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Bond Energies

Bond energies can be very useful for providing estimates of the favourability of reactions by comparing the new bonds made in a reaction (exothermic) with the bonds broken during that reaction (endothermic).

Study Tip:
Remember that bond energies are the energy required to break a bond, that's an endothermic process .... it requires an energy INPUT.
The table shows some representative examples of some of the more common bonds.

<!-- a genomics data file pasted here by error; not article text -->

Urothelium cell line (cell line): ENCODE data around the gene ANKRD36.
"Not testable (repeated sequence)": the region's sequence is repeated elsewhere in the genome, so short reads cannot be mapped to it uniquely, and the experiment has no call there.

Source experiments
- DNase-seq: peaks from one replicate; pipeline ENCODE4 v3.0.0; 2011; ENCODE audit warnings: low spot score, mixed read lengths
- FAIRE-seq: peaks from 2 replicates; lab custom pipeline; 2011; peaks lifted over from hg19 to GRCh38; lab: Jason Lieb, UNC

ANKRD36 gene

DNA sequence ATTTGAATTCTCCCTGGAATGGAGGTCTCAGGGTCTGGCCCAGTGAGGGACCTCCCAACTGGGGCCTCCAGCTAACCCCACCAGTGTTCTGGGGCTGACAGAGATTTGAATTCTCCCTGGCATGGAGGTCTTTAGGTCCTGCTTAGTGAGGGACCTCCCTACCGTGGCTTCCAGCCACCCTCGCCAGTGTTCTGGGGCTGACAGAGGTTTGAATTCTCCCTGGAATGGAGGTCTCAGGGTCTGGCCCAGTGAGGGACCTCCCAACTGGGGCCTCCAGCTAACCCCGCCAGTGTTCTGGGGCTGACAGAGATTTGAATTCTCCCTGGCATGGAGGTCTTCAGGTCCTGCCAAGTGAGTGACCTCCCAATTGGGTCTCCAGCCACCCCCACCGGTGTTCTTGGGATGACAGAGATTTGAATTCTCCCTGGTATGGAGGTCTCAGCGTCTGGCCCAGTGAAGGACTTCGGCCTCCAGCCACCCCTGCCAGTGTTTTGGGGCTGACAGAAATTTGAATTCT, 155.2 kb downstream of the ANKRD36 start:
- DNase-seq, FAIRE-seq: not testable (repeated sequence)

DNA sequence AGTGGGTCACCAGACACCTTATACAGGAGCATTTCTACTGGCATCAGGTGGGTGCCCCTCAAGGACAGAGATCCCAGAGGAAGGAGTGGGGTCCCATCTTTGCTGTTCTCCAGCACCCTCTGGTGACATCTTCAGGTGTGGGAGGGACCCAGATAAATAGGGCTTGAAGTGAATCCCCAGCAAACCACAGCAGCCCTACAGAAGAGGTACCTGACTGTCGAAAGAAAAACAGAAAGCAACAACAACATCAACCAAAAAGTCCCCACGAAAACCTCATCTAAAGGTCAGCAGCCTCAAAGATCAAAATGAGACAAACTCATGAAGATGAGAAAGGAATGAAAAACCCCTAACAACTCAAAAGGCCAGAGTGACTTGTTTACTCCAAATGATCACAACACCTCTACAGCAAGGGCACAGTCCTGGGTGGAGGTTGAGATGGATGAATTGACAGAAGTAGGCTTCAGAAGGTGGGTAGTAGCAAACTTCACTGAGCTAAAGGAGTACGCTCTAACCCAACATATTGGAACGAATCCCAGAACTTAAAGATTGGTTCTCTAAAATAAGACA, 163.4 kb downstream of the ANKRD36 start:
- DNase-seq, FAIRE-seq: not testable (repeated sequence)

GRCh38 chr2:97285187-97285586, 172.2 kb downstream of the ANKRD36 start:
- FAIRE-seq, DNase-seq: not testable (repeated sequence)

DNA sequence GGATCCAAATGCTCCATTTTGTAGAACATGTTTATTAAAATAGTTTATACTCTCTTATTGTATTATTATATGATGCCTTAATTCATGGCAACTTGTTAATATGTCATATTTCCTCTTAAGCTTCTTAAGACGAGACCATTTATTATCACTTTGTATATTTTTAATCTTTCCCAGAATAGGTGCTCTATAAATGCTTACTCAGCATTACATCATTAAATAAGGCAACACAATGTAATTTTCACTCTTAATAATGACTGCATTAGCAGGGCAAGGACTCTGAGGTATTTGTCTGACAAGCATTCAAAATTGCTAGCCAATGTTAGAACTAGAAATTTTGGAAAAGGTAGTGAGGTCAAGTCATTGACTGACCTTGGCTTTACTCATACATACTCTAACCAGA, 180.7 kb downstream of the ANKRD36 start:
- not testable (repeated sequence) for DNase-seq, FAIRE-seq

kJ/mol kcal/mol
Homonulcear diatomics H-H 435
104
F-F 159 38
Cl-Cl 242 58
Br-Br 192 46
I-I 150 36




H-X bonds H-F  568 136 
H-Cl 431 103
H-Br  366 87.5
H-I  297 71
H-OH  497 119
CH3O-H 426 102




C-H bonds CH3-H  435 104
CH3CH2-H  410 98
(CH3)2CH-H  397 95
(CH3)3C-H  380 91
C=C-H  450 108
C≡C-H 535 128
Ar-H 460 110
C=CCH2-H  368 88
ArCH2-H  355 85




C-C bonds CH3-CH3 368 88
CH3CH2-CH3 355 85
(CH3)2CH-CH3 351 84
(CH3)3C-CH3 334 80




C-X bonds CH3-NH2  364  
87
CH3-OH   380 
91
CH3-F  451 108
CH3-Cl  349 83.5
CH3-Br  293 70
CH3-I  234 56
Multiple bonds C=C
 611 
146
C≡C 837 200
C=N  615 147
C=N 891 213
C=O 749 179

© Dr. Ian Hunt, Department of Chemistry, University of Calgary